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Orange sunset

Photo of the Week. Orange sky at night...

Astronomy news for the week starting Friday, February 19, 2010.

The week starts off with the Moon in a fat waxing crescent phase, with first quarter crashing in on the night of Saturday, February 21, about as darkness falls, allowing for a near-perfect quarter to be seen. The rest of the week then finds the Moon waxing in the gibbous phase as it heads towards full next week, on Saturday the 28th. Be sure to watch the evening of Thursday the 25th to see the Moon pass five or so degrees to the south of bright Mars, while at the same time pointed to by Pollux and Castor of Gemini, which will be to the west of the red planet.

So enjoy Mars, which crosses the meridian to the south around 10 PM as it retrogrades in Cancer between Gemini's two bright stars and the Beehive Cluster. Because Jupiter is gone, as it prepares to go through conjunction with the Sun next week. That leaves the weekly story, more or less, with Saturn, which rises in Virgo at 8 PM, about two hours before Mars crosses south. The ringed planet then transits before 2 AM. But then there is also Venus, which is now bright, but in deep evening western twilight and still hard to find. When you see it, you'll know it.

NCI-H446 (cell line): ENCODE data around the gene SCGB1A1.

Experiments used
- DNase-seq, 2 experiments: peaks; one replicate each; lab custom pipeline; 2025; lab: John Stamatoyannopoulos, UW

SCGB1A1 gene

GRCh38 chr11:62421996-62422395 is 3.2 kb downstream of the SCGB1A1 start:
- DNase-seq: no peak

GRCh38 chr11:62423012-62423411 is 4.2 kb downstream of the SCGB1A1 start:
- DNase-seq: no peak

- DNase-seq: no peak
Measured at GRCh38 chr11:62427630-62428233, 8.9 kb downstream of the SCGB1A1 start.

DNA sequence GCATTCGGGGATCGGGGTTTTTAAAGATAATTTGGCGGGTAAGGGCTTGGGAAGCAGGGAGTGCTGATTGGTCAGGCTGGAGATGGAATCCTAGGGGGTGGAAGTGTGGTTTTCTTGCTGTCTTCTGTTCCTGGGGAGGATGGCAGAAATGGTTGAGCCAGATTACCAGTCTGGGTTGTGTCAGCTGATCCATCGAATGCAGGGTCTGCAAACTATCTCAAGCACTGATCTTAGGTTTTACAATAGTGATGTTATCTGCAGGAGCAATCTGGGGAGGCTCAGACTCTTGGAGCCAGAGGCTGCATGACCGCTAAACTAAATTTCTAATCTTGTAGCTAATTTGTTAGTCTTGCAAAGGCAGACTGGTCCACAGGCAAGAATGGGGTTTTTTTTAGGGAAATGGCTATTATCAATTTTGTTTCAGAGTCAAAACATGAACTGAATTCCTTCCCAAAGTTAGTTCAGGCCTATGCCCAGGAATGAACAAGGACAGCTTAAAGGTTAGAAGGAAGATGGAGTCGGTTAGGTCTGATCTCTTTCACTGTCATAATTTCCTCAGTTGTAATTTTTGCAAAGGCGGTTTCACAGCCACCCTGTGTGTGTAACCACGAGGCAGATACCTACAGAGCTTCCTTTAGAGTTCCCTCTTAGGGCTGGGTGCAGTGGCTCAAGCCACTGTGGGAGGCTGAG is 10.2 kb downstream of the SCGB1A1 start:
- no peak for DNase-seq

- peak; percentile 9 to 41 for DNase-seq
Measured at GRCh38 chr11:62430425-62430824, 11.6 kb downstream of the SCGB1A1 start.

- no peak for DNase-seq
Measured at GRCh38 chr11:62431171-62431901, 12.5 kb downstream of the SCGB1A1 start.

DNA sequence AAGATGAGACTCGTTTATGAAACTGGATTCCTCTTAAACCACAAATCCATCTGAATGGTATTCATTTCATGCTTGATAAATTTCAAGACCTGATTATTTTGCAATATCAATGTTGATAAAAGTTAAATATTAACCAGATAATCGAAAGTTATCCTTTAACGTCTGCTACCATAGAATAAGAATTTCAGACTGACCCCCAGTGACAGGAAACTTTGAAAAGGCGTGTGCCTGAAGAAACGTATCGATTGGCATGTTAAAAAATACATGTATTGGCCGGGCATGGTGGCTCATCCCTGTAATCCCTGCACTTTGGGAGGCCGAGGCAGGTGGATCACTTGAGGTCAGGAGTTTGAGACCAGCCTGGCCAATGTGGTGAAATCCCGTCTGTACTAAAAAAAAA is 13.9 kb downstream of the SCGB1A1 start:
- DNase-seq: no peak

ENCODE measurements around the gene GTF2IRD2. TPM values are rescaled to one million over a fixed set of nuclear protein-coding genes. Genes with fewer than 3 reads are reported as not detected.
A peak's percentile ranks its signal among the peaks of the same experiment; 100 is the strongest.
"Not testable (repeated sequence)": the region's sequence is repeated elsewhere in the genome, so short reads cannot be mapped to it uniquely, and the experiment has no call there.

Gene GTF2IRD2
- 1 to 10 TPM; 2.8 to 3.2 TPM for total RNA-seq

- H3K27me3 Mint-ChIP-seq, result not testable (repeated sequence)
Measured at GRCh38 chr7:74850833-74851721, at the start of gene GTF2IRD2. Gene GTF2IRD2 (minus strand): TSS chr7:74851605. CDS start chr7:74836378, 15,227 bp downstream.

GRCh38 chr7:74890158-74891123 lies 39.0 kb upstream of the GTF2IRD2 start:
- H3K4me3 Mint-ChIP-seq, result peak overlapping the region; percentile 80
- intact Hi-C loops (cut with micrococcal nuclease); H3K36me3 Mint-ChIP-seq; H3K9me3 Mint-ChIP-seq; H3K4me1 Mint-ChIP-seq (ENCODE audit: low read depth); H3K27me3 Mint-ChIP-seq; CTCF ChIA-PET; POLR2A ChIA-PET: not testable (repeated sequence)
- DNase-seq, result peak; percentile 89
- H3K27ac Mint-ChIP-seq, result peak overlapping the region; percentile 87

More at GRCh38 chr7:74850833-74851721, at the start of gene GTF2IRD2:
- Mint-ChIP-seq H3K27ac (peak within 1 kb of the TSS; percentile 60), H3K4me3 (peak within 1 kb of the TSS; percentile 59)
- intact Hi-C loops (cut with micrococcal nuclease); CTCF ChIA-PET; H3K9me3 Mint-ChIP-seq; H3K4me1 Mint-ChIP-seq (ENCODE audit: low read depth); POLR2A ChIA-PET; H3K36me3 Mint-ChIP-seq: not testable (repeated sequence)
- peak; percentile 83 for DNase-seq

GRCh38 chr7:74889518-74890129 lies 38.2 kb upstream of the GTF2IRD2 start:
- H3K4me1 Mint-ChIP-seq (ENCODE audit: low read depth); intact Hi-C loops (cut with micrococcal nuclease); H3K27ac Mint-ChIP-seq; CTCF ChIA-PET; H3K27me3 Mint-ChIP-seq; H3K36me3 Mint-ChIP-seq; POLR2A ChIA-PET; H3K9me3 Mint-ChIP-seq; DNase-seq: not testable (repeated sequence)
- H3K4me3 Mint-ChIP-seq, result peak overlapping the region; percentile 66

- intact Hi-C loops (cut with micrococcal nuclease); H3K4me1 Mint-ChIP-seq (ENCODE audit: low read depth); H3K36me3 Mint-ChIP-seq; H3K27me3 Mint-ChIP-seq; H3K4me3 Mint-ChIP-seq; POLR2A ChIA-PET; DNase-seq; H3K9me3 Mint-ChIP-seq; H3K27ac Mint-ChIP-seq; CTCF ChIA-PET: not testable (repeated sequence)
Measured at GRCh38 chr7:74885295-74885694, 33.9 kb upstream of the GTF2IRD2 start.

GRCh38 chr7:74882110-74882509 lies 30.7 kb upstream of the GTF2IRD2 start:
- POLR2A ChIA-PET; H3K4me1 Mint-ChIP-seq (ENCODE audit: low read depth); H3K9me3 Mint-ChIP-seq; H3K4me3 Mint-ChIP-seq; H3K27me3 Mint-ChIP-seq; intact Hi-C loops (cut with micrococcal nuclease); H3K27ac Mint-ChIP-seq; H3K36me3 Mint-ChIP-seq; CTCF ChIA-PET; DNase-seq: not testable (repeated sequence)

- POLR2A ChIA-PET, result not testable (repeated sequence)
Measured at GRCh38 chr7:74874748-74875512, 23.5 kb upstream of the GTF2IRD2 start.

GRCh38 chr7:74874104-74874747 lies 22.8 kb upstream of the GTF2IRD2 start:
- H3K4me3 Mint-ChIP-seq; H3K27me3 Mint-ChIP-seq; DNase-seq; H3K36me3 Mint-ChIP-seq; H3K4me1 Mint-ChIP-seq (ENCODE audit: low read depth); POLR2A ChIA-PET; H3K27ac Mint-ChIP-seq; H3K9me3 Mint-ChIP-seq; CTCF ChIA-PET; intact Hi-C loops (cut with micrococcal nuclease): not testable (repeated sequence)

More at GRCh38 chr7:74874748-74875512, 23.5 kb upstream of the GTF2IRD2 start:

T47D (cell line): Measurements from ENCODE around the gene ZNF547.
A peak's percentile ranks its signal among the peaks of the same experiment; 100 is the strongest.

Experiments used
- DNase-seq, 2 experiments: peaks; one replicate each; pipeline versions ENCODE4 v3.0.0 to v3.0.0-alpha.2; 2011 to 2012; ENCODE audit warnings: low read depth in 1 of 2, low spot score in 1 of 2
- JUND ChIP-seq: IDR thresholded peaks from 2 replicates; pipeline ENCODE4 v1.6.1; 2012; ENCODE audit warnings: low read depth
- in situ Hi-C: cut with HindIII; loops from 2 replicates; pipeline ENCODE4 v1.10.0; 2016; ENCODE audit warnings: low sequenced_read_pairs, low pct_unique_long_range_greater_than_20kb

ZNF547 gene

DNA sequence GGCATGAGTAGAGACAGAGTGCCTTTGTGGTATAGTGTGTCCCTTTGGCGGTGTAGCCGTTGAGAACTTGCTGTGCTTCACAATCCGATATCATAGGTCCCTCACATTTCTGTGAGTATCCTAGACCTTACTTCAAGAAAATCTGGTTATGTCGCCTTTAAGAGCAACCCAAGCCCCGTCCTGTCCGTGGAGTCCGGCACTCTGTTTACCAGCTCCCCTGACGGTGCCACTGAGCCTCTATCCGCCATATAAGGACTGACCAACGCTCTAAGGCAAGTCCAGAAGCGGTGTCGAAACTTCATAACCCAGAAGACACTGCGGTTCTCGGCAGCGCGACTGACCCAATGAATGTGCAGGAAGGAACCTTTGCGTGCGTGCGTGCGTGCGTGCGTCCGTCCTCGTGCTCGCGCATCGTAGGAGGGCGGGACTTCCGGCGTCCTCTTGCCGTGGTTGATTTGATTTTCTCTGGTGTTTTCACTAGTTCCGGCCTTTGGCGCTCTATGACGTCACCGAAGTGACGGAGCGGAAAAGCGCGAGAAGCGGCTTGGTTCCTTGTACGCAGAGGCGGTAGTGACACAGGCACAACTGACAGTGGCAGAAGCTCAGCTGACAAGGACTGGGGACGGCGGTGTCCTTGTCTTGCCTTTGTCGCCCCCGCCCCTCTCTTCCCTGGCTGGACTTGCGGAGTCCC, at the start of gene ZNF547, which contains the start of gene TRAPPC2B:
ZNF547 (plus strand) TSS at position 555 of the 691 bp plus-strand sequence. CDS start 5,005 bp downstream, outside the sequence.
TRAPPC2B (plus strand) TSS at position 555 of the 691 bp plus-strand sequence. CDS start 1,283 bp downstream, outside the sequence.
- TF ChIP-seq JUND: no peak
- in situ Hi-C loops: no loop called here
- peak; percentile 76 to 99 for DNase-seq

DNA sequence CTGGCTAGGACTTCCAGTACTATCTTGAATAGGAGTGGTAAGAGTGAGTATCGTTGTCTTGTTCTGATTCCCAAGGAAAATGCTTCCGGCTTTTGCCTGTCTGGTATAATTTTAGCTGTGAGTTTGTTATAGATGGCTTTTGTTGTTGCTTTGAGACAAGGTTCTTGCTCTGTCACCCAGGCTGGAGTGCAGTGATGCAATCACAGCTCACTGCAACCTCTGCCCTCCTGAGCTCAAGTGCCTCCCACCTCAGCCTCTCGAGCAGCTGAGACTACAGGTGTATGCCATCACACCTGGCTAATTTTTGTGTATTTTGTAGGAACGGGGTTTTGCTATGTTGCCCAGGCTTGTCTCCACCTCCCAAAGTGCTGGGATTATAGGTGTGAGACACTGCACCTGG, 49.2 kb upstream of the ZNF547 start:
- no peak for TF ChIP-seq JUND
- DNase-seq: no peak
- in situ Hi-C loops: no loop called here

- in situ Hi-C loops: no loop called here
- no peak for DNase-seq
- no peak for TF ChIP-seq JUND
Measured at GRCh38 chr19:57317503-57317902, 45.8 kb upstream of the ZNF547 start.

This is the prime season for great Orion, the celestial Hunter, the seven-star pattern made obvious by his three-star Belt high to the south at 8 PM. To the left is Canis Minor, his smaller hunting dog illuminated by the star Procyon, the eighth brightest star in the sky, mostly because it is just a dozen light years away. Down and the left of the Hunter barks Canis Major, the Larger Dog, whose luminary Sirius outshines all other stars, its sparkle the result of variable refraction in the Earth's atmosphere. Closer than Procyon, it's just under nine light years off. With these two, we sometimes forget another constellation that is associated with the Orion myth, his little prey upon which he seems to stand, Lepus, the Hare, an attractive double-box-like figure immediately to the right of Sirius. If you have a good enough southern horizon, look below Lepus for the flat triangle that makes modern Columba, the celestial Dove.
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